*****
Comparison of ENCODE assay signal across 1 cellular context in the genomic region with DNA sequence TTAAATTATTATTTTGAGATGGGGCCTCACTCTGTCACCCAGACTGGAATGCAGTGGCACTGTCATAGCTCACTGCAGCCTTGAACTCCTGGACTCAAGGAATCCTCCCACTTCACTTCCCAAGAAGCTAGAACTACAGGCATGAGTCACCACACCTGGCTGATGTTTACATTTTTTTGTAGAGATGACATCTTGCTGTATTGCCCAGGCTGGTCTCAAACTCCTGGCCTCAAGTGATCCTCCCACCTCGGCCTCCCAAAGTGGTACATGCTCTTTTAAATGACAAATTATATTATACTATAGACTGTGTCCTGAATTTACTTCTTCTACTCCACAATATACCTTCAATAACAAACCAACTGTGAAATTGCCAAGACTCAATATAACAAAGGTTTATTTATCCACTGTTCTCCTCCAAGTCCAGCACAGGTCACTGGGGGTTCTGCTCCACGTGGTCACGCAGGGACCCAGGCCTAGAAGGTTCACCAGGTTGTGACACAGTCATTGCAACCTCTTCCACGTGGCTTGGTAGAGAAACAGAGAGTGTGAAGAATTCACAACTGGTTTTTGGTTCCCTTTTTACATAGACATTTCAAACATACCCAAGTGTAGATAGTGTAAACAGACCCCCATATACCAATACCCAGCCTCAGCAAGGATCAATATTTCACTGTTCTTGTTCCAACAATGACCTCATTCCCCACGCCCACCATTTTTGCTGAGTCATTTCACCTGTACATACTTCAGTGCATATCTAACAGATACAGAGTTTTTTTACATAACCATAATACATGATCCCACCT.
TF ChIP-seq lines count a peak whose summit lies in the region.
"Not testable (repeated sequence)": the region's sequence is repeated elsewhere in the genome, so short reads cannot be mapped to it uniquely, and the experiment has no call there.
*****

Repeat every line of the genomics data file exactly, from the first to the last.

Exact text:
Comparison of ENCODE assay signal across 1 cellular context in the genomic region with DNA sequence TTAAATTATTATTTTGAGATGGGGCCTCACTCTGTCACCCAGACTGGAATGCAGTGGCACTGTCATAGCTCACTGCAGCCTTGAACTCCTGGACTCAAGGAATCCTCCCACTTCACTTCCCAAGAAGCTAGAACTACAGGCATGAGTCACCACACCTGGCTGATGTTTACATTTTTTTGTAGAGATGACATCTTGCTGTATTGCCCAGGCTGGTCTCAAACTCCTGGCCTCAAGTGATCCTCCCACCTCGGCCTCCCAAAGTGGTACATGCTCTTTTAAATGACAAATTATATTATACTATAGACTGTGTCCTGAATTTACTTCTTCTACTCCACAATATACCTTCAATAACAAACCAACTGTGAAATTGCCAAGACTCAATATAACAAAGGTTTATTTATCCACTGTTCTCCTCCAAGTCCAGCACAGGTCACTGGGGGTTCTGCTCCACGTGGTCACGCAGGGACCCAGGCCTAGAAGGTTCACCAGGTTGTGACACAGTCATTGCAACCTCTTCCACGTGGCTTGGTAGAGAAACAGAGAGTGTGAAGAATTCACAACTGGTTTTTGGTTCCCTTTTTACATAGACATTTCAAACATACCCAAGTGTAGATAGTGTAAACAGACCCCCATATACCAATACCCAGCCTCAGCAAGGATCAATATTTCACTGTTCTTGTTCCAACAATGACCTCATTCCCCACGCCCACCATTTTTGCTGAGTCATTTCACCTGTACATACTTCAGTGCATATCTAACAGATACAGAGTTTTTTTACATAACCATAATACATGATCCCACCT.
TF ChIP-seq lines count a peak whose summit lies in the region.
"Not testable (repeated sequence)": the region's sequence is repeated elsewhere in the genome, so short reads cannot be mapped to it uniquely, and the experiment has no call there.